InfoSec should Shield the Business from Big Data

That’s where the methods of OSINT enter the equation. OSINT is an acronym three-letter agencies introduced in the field of intelligence to label information they haven’t stolen, meaning Open-Source Intelligence. Traditional examples range from monitoring the cars in a parking lot to a thorough review of the trash container.

If Big Data is where you need to protect your information position, OSINT is the how to do it. It is best illustrated by how contemporary spies do their work: behind a huge computer. Search engines on the web are one such tool for mapping a target, which may reveal sensitive data such as passwords, open ports and e-mail ID’s, illustrated by a technique named Google Dorking.[5]

Other sources of input include local or national governments, where it is generally possible to- when appropriate- file a FOIA request (or its local equivalent), e.g. resulting in indications on city planning prospects that impact your disaster recovery planning.

Developing automated tools specifically purposed to mine, aggregate, and enrich useful information may seem like a quantum leap, however, workable models may be found in algorithmic trading used for today’s stock trading agents. [6] Similarly, businesses outside of the financial sector will intensify deployment of technology capable of translating complex landscapes into actionable outcomes.

On Top

Some, if not all, of these methods and tactics can and will be used for evil, therefore security practitioners better seize the initiative to apply them to good causes. Recognizing it isn’t total war out there, should scope a distinct vision of the arms race that is currently being lost every day. The basic commonsensical advice to target a level of security right above the one of your neighbors acknowledges that reality.

Collecting intelligence on the competition may raise some eyebrows at first, though once the business rationale settles that similarly drives establishing trust relationships for federations, or financial health checks surrounding corporate takeovers, a pool of data wealth is waiting to be interpreted.

The type of information position that shapes a competitive edge does not directly equate with more successful business integration. Given sufficient information, it is still courtesy of the Generalship to lead the mission to its optimal conclusions, and, quite plausibly, that’s where the process falters.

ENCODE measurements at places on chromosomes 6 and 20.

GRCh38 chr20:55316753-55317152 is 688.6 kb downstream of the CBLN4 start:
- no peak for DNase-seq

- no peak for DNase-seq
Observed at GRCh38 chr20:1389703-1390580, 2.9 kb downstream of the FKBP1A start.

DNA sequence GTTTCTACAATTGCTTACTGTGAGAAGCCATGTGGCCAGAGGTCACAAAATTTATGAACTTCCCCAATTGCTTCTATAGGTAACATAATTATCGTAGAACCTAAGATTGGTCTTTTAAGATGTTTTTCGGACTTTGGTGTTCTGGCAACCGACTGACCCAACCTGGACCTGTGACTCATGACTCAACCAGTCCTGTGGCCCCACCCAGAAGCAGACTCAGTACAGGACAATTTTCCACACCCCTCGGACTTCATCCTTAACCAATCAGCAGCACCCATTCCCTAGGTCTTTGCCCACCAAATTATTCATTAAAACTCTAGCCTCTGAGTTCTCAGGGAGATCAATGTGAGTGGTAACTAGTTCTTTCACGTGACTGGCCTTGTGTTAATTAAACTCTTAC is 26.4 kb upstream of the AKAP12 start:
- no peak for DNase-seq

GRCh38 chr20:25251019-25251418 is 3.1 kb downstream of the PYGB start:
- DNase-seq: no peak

All the while, this is not an encouragement to abandon the basics of data security, as long as information systems operate, these need hardening. Alongside, building a roadmap that pitches the effort to get your house in order and the business assets in line with all the benefits it likely accrues, will in itself raise awareness and drive business needs.

Will this be the completion of the open-ended vision of the Jericho group? In its rigorous operationalization, it will yield the end of the primate of internal information. Even more so, it will elevate information security closer to the heart of the business, ultimately informing decision-making of its budget allocations, strategy and even operations.

Ahead lies rocky territory, and being a guide to the business avoids obstacles supremely better than getting dragged along by it.

 

Traxion is a unique and independent information security specialist in identity & access management based in Belgium and The Netherlands. With our strategic, tactical and operational consultancy and services, we work aligned with our clients towards robust and flexible security solutions. For further enquiries please visit http://www.Traxion.com. 

[1] http://www-01.ibm.com/support/knowledgecenter/ssw_ibm_i_71/rzaj4/rzaj4fwfirewallconcept.htm

[2] https://collaboration.opengroup.org/jericho/vision_wp.pdf

[3] http://www.zdnet.com/blog/threatchaos/de-perimeterization-is-dead/479

[4] http://www.forbes.com/sites/lisaarthur/2012/02/08/five-years-from-now-cmos-will-spend-more-on-it-than-cios-do/

[5] http://resources.infosecinstitute.com/google-hacking-for-fun-and-profit-i/

[6] http://www.investopedia.com/terms/a/algorithmictrading.asp